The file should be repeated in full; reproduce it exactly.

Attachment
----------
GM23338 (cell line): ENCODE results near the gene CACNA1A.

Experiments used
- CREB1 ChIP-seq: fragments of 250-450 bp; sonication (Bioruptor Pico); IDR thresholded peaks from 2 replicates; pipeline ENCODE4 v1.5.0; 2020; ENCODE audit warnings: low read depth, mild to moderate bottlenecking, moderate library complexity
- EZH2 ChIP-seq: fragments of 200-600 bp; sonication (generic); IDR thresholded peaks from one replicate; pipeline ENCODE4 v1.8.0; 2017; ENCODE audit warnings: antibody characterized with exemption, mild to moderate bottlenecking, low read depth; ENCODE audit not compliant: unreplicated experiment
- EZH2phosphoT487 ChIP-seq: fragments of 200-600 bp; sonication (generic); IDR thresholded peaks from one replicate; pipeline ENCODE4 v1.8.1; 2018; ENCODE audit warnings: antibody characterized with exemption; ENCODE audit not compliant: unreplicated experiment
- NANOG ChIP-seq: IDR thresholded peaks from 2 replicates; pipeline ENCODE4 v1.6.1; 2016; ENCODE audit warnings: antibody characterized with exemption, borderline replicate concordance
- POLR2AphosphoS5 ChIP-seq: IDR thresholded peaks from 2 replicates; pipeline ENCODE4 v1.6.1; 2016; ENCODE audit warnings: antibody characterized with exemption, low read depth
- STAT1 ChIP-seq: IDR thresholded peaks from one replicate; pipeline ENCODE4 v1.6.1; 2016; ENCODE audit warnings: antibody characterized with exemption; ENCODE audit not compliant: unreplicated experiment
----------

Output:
GM23338 (cell line): ENCODE results near the gene CACNA1A.

Experiments used
- CREB1 ChIP-seq: fragments of 250-450 bp; sonication (Bioruptor Pico); IDR thresholded peaks from 2 replicates; pipeline ENCODE4 v1.5.0; 2020; ENCODE audit warnings: low read depth, mild to moderate bottlenecking, moderate library complexity
- EZH2 ChIP-seq: fragments of 200-600 bp; sonication (generic); IDR thresholded peaks from one replicate; pipeline ENCODE4 v1.8.0; 2017; ENCODE audit warnings: antibody characterized with exemption, mild to moderate bottlenecking, low read depth; ENCODE audit not compliant: unreplicated experiment
- EZH2phosphoT487 ChIP-seq: fragments of 200-600 bp; sonication (generic); IDR thresholded peaks from one replicate; pipeline ENCODE4 v1.8.1; 2018; ENCODE audit warnings: antibody characterized with exemption; ENCODE audit not compliant: unreplicated experiment
- NANOG ChIP-seq: IDR thresholded peaks from 2 replicates; pipeline ENCODE4 v1.6.1; 2016; ENCODE audit warnings: antibody characterized with exemption, borderline replicate concordance
- POLR2AphosphoS5 ChIP-seq: IDR thresholded peaks from 2 replicates; pipeline ENCODE4 v1.6.1; 2016; ENCODE audit warnings: antibody characterized with exemption, low read depth
- STAT1 ChIP-seq: IDR thresholded peaks from one replicate; pipeline ENCODE4 v1.6.1; 2016; ENCODE audit warnings: antibody characterized with exemption; ENCODE audit not compliant: unreplicated experiment